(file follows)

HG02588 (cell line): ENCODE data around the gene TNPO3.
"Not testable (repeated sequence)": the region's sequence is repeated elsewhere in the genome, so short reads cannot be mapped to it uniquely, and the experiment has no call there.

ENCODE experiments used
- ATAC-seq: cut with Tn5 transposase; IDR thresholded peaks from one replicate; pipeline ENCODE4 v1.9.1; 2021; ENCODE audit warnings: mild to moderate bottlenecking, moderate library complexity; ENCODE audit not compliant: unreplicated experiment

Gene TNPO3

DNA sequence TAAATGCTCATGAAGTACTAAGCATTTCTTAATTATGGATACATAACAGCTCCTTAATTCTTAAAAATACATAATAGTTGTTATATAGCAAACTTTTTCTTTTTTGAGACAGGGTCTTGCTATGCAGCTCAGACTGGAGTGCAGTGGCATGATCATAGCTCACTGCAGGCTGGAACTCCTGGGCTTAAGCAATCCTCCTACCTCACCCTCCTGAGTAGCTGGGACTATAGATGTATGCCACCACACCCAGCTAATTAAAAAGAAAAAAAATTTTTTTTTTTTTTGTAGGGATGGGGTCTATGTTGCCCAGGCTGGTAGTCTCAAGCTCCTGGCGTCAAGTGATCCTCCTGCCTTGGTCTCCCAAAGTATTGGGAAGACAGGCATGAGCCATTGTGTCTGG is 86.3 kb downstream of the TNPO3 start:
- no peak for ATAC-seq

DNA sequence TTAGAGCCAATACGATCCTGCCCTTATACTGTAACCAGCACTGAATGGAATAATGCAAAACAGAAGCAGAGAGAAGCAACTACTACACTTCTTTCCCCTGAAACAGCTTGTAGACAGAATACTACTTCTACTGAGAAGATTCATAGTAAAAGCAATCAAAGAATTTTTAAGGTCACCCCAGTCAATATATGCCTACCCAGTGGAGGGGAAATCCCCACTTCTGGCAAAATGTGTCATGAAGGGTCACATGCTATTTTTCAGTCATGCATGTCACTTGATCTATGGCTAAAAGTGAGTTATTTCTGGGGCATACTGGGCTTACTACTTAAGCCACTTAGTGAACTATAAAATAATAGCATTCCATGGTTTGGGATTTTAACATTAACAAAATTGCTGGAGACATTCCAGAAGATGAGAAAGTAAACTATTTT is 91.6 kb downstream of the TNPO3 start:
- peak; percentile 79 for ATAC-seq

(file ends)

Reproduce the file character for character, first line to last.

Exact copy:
HG02588 (cell line): ENCODE data around the gene TNPO3.
"Not testable (repeated sequence)": the region's sequence is repeated elsewhere in the genome, so short reads cannot be mapped to it uniquely, and the experiment has no call there.

ENCODE experiments used
- ATAC-seq: cut with Tn5 transposase; IDR thresholded peaks from one replicate; pipeline ENCODE4 v1.9.1; 2021; ENCODE audit warnings: mild to moderate bottlenecking, moderate library complexity; ENCODE audit not compliant: unreplicated experiment

Gene TNPO3

DNA sequence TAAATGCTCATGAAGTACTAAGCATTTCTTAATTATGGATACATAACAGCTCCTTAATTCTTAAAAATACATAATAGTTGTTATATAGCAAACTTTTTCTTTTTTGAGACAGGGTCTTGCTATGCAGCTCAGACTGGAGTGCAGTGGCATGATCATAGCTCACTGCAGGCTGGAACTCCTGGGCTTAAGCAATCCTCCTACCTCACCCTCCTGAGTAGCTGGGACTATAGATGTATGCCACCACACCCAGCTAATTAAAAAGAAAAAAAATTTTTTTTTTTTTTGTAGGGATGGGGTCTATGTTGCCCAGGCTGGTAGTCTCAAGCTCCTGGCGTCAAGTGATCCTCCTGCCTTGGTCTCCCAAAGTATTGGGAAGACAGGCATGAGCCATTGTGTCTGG is 86.3 kb downstream of the TNPO3 start:
- no peak for ATAC-seq

DNA sequence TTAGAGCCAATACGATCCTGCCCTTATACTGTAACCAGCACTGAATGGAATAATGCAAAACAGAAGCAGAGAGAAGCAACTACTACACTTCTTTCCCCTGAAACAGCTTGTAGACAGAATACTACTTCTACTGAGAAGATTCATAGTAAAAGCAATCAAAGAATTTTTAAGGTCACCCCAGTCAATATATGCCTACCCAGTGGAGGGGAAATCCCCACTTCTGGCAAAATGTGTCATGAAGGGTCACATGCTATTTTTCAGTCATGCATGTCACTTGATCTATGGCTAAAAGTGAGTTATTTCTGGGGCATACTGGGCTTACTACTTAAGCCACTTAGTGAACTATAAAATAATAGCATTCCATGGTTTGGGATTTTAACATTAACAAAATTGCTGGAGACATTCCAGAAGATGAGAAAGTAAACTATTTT is 91.6 kb downstream of the TNPO3 start:
- peak; percentile 79 for ATAC-seq